The following is a transcription of the TestFlix 2021 talk by Anna Ondrish on How to Start A QA Department. Anna is eager to help you define and promote a quality mindset throughout all aspects of Testing by working with cross-functional teams to ensure that products built are delivered with the highest quality possible, on time, and within budget.
Connect to Anna on LinkedIn, by clicking here.
Twice in my career, I have had the opportunity to be the first quality assurance analyst that was hired for a company and my role in both of those companies was to expand the quality assurance department after I got it all under control.
So, today I’d like to share with you some of my experience on how to start a quality assurance department.
Agenda For The Blog:
- Implementing a Test Case Management Tool
- Hiring Contractors, Full Time Employees, or Both
- Equip The Team to Work Independently
- Best Practices
Implementing a Test Case Management Tool
So, do you need test case management? Is that tool a priority? There are a lot of test case management tools to pick from and it all depends on what type of work you’re doing. It is decided by how big your company is and how many people are in your QA department along with how you’re going to scale everything. There was a lot to look into when I worked at Autoscribe, which was the first company where I was the first QA analyst. There we did not have a test case management tool. We used spreadsheets and word documents and they served their purpose at the time and that was fine.
In 2019, when I worked for Orsis as their first quality assurance lead we implemented Practitest and it was a great tool that helped keep us organized. It had a great dashboard and was integrated with our defect-tracking tool. so, it made testing very easy.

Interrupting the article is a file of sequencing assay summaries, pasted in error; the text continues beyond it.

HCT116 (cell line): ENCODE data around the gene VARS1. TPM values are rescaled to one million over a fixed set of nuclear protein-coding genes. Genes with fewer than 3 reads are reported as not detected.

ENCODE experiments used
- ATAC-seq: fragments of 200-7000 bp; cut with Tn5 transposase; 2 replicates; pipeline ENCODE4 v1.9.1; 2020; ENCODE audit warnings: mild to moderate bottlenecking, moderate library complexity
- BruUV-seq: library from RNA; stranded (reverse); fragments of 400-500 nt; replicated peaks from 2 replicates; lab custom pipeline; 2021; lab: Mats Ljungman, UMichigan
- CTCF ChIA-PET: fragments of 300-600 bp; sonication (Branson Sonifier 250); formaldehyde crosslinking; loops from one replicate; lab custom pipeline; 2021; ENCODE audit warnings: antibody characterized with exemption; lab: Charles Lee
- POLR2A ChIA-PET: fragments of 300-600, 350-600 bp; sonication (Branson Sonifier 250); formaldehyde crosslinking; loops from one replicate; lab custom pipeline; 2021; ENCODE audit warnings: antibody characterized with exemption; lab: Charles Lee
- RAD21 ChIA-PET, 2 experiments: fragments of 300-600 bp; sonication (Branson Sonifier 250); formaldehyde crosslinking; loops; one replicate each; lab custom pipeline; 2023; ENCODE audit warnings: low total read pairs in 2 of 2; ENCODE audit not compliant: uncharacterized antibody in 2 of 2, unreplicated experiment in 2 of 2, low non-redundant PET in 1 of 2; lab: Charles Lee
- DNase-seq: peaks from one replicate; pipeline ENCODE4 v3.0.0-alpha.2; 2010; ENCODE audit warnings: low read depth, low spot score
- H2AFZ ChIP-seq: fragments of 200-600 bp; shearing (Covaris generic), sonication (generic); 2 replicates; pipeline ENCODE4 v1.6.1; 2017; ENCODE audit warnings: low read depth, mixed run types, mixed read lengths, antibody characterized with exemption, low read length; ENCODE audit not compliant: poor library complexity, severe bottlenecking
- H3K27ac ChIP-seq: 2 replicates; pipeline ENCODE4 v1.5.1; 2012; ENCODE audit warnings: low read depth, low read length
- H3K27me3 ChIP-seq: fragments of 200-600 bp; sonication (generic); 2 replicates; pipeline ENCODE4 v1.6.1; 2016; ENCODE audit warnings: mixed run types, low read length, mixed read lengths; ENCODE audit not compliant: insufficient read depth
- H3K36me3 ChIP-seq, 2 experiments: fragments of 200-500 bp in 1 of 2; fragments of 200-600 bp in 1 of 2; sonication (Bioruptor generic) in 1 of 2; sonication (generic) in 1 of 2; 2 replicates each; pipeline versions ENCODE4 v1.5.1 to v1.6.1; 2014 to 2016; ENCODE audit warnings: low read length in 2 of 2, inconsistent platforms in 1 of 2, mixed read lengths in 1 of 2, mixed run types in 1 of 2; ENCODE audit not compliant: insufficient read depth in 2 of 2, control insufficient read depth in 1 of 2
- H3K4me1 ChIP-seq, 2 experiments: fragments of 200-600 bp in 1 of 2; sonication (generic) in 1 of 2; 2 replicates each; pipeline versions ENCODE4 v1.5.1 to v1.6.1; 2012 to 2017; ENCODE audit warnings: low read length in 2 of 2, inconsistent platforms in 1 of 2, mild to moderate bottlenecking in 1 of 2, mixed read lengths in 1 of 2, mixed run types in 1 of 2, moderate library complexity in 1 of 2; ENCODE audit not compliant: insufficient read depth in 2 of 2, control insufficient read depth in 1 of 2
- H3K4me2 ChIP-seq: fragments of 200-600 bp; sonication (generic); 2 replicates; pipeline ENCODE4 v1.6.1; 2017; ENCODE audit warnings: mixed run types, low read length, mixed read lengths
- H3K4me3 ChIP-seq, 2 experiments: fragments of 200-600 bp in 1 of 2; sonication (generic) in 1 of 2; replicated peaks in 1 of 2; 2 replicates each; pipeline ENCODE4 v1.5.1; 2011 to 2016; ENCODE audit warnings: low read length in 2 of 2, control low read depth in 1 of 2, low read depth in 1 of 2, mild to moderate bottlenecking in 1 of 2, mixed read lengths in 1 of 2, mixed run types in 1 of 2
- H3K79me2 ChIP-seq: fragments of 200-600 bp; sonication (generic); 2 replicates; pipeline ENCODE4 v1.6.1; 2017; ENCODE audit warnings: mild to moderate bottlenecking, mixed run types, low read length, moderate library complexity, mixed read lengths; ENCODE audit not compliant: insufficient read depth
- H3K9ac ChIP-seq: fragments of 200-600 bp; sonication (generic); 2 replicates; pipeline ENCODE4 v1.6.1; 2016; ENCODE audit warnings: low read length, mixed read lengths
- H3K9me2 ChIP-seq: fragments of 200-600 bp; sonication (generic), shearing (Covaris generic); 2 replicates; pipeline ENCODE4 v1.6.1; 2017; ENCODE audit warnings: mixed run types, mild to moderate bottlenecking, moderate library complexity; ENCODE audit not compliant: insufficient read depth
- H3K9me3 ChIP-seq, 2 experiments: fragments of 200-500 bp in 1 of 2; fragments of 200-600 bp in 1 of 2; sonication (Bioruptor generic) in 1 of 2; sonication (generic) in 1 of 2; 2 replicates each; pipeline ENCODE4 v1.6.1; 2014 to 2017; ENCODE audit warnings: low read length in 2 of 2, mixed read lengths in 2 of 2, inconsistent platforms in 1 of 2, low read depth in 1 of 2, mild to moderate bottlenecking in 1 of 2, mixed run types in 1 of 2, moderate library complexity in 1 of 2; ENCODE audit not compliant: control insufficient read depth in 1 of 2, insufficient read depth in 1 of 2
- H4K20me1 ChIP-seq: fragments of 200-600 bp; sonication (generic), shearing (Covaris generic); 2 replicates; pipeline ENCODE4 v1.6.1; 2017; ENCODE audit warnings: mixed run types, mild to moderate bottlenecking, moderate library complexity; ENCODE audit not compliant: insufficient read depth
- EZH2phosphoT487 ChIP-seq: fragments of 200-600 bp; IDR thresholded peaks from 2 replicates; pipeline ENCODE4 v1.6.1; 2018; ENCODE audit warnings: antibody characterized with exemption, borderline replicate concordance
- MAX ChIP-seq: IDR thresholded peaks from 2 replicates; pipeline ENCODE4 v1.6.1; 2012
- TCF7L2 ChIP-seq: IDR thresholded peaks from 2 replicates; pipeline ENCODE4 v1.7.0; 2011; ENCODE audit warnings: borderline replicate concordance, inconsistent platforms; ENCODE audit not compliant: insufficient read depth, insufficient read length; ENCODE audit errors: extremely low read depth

You can still always use a spreadsheet if you can’t get a test case management tool. Some companies just are not at a point where they can get tools. The agile manifesto points out that individuals and interactions are over processes and tools. So, you need to assess how many tools you are going to implement and the value of each one of those tools because garbage in is garbaged out. So, using a spreadsheet to start with is a fine way to go.
Contractors, Full-Time Employees, or Both?
When I started at my first company where I was the first quality assurance analyst, we went straight for full-time employees. We hired manual testers, then we hired automation specialists. I worked with offshore teams and then contractors, and later on, they came on board.
When I worked at Orases in 2019, I was a full-time employee, and we only had contractors, but we built a team and moved forward from there.
Equipping Your Team to Work Independently
It’s very important to work with your team members individually. As a group, I suggest that you have team meetings and one-on-one meetings.
Alternating every other week, I think it’s very important that each week you have a touch point with every one of your employees, contractors, and the people that report to you because especially now in a virtual environment where you can’t see the people and even when you were in the office it is a good idea to have that one-on-one time.